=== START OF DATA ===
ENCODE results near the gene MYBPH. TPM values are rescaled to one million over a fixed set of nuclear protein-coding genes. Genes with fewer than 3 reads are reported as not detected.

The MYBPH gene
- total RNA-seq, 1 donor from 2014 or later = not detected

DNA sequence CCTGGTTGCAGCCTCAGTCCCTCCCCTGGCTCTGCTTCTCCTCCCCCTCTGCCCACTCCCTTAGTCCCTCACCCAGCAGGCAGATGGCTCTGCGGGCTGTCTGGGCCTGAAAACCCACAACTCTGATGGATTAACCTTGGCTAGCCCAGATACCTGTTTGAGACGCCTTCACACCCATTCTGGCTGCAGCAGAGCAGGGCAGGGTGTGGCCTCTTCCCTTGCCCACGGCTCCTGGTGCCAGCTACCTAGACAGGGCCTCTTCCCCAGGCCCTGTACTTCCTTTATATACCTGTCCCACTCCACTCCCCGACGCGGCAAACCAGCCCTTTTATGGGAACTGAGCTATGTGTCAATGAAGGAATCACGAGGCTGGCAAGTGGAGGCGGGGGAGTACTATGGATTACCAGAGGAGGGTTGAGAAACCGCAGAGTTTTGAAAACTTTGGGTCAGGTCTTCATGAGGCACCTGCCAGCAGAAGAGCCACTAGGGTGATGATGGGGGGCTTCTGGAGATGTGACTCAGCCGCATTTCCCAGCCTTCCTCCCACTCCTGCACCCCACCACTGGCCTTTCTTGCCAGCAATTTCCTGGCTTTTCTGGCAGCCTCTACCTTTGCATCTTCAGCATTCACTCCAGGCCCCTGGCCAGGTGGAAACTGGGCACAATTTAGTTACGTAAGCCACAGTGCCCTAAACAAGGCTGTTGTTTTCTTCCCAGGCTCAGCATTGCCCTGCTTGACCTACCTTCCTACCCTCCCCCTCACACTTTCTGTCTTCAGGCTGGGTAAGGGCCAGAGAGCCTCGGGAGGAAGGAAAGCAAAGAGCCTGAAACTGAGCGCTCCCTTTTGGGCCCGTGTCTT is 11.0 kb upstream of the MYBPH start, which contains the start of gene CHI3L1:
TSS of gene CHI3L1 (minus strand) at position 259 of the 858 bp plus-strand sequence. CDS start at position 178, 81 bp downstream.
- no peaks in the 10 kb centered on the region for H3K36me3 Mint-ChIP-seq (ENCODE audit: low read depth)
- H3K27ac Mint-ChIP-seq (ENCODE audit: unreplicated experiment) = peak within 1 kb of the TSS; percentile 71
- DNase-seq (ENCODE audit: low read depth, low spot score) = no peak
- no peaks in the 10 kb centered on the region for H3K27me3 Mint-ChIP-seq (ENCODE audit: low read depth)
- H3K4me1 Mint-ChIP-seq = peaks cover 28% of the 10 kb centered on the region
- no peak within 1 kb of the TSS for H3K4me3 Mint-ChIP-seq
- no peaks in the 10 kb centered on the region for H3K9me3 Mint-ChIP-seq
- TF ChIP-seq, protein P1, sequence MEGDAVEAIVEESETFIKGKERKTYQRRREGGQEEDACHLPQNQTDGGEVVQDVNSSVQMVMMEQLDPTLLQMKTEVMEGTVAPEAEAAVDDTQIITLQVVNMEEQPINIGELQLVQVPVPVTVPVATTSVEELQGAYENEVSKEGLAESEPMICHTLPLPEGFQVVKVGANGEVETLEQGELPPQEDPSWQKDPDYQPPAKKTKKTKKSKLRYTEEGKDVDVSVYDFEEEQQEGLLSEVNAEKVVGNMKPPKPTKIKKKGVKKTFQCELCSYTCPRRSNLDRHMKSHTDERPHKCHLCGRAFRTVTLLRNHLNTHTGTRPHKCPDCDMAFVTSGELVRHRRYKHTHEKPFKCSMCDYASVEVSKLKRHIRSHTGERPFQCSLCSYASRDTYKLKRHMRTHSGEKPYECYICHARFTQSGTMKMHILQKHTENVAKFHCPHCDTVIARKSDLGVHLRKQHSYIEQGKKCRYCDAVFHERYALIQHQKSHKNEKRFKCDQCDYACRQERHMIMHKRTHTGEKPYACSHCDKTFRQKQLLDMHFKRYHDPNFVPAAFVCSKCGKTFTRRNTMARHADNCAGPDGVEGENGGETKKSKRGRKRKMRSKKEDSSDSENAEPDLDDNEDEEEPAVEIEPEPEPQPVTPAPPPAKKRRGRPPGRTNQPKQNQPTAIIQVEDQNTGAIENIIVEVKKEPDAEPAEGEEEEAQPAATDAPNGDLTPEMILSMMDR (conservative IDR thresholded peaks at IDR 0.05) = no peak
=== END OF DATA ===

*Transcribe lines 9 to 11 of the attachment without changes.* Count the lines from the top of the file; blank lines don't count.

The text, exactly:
- no peaks in the 10 kb centered on the region for H3K27me3 Mint-ChIP-seq (ENCODE audit: low read depth)
- H3K4me1 Mint-ChIP-seq = peaks cover 28% of the 10 kb centered on the region
- no peak within 1 kb of the TSS for H3K4me3 Mint-ChIP-seq